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ACP-ASIM Pressroom

Internists Urge Congress to Enact Medicare Prescription Drug Benefit With Consumer Protections on Role of Pharmacy Benefit Managers

PBMs should not be allowed to limit access to beneficial drugs based solely on costs

May 9, 2000

(Washington, DC): Congress must ensure that consumer protections are included in legislation creating a prescription drug benefit for Medicare, particularly if the benefit is to be restricted by a formulary administered by pharmacy benefit managers (PBMs), according to a statement released by the American College of Physicians-American Society of Internal Medicine (ACP-ASIM). Internists urge Congress to assure that patients' access to beneficial drugs is not hindered by restrictive formularies—or other managed care controls—that are imposed by PBMs solely to reduce costs, without regard to safety, effectiveness, or ease of administration.

Several bills pending in Congress would give PBMs the authority to determine which drugs would be available to patients under a Medicare prescription drug benefit. PBMs are private companies that contract with health plans to limit the costs of prescription drugs. Formularies— lists of approved drugs that physicians are permitted to prescribe—are typically used by PBMs to limit access to expensive drugs. If drugs are prescribed that are not listed in the formulary, patients may be penalized with higher out-of-pocket costs (increased copayments or deductibles). PBMs also monitor the number and types of drugs that physicians prescribe to their patients. Physicians who prescribe more costly drugs may be pressured to give their patients less expensive—but potentially less effective alternatives.

"Internists know that the lack of prescription drug coverage can significantly reduce patient compliance with prescribed drug therapies," said ACP-ASIM President Sandra Adamson Fryhofer, MD, FACP.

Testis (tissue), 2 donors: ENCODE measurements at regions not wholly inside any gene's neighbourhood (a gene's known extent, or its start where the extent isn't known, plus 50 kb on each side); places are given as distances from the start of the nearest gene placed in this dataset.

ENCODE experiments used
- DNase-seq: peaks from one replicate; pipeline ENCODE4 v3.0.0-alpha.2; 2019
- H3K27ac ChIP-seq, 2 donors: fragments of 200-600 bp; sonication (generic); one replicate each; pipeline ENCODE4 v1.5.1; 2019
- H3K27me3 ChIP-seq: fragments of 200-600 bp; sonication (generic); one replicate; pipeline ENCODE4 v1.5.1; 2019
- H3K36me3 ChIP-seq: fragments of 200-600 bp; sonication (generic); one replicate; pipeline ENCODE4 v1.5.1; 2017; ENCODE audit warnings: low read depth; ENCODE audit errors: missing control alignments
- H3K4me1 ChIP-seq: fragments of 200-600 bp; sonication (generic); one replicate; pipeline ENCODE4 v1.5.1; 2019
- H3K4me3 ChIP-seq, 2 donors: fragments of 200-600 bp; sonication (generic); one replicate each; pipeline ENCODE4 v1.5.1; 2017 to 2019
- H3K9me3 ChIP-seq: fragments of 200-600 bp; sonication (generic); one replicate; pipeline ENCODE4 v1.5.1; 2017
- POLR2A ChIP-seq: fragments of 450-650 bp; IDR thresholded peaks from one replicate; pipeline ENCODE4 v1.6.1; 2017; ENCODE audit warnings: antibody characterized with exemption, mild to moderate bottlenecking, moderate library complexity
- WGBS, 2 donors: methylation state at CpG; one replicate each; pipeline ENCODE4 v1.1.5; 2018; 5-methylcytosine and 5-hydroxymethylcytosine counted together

The College, whose members provide medical care for our nation's adult population, including Medicare beneficiaries, is in a unique position to evaluate the need for and the appropriate structure of any proposed Medicare prescription drug benefit.

"As private companies, PBMs can exert a great deal of influence over which drugs will be available to Medicare patients without any accountability to the public for their decisions," Fryhofer said. "Patients with serious illnesses requiring more costly medications may be particularly at risk if PBMs are allowed to restrict coverage to only the cheapest drugs. A prescription drug benefit will be a hollow promise to beneficiaries if it allows private managed care companies to deny them access to beneficial drugs principally on the basis of cost."

PBMs need to consult with doctors on the drugs that are included in a formulary, according to Fryhofer. "They need to consider safety, ease of administration, and effectiveness—not just cost. They need to inform patients about what the impact will be on their out-of-pocket costs if they need a drug that is not on the formulary. And physicians should be able to prescribe beneficial "off formulary" drugs to their patients—when supported by clinical evidence on effectiveness—without cumbersome prior authorization requirements."

ACP-ASIM principles for consumer protection in Medicare prescription drug legislation include:

  • If a formulary is instituted by a PBM, decisions on which drugs should be included and evaluation of physician prescribing patterns should be based on effectiveness, safety, and ease of administration, rather than just costs. Formularies should be approved on a regional basis by a professionally qualified body that includes practicing physicians using that formulary;
  • Physicians should have the option of prescribing drugs that are not on the formulary (based on objective data to support a justifiable, medically indicated cause) without cumbersome prior authorization requirements;
  • Beneficiaries should have access to comprehensive, accurate and understandable educational and informational material about their prescription drug benefits;
  • Beneficiaries and their physicians should be promptly notified (at least ninety days notice) when formularies are changed or discontinued; and
  • Any request by a benefit manager to alter medication regimes should occur only when such requests are based on objective data supported by peer-reviewed medical literature.

ACP-ASIM is the nation's largest medical specialty organization and the second largest physician group. Membership comprises more than 115,000 internal medicine physicians and medical students. Internists are the major providers of medical care to adults in America.

Jack E. Pope, ACP-ASIM Washington Office, (202) 261-4556

Page updated: 11-03-03

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